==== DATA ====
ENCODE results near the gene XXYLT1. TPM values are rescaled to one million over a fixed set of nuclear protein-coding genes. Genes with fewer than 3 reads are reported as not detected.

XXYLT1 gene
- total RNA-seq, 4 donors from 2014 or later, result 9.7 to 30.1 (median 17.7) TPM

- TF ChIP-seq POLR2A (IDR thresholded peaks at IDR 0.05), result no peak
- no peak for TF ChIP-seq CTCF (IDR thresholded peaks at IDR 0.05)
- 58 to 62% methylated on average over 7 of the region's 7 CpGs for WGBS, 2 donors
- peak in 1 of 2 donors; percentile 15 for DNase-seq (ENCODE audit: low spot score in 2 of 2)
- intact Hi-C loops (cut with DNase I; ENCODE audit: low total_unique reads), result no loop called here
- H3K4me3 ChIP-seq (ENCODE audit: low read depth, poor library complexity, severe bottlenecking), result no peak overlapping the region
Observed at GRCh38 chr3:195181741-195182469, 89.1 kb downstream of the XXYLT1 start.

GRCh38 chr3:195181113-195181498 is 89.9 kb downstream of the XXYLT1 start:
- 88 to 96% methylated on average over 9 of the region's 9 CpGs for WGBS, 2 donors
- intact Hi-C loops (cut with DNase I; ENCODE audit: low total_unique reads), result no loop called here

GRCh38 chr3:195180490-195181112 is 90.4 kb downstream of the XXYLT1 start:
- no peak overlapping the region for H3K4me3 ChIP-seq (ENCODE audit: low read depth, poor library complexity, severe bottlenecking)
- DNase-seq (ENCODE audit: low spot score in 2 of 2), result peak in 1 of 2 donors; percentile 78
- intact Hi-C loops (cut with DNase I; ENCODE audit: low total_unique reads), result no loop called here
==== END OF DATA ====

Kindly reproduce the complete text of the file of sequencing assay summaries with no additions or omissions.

ENCODE results near the gene XXYLT1. TPM values are rescaled to one million over a fixed set of nuclear protein-coding genes. Genes with fewer than 3 reads are reported as not detected.

XXYLT1 gene
- total RNA-seq, 4 donors from 2014 or later, result 9.7 to 30.1 (median 17.7) TPM

- TF ChIP-seq POLR2A (IDR thresholded peaks at IDR 0.05), result no peak
- no peak for TF ChIP-seq CTCF (IDR thresholded peaks at IDR 0.05)
- 58 to 62% methylated on average over 7 of the region's 7 CpGs for WGBS, 2 donors
- peak in 1 of 2 donors; percentile 15 for DNase-seq (ENCODE audit: low spot score in 2 of 2)
- intact Hi-C loops (cut with DNase I; ENCODE audit: low total_unique reads), result no loop called here
- H3K4me3 ChIP-seq (ENCODE audit: low read depth, poor library complexity, severe bottlenecking), result no peak overlapping the region
Observed at GRCh38 chr3:195181741-195182469, 89.1 kb downstream of the XXYLT1 start.

GRCh38 chr3:195181113-195181498 is 89.9 kb downstream of the XXYLT1 start:
- 88 to 96% methylated on average over 9 of the region's 9 CpGs for WGBS, 2 donors
- intact Hi-C loops (cut with DNase I; ENCODE audit: low total_unique reads), result no loop called here

GRCh38 chr3:195180490-195181112 is 90.4 kb downstream of the XXYLT1 start:
- no peak overlapping the region for H3K4me3 ChIP-seq (ENCODE audit: low read depth, poor library complexity, severe bottlenecking)
- DNase-seq (ENCODE audit: low spot score in 2 of 2), result peak in 1 of 2 donors; percentile 78
- intact Hi-C loops (cut with DNase I; ENCODE audit: low total_unique reads), result no loop called here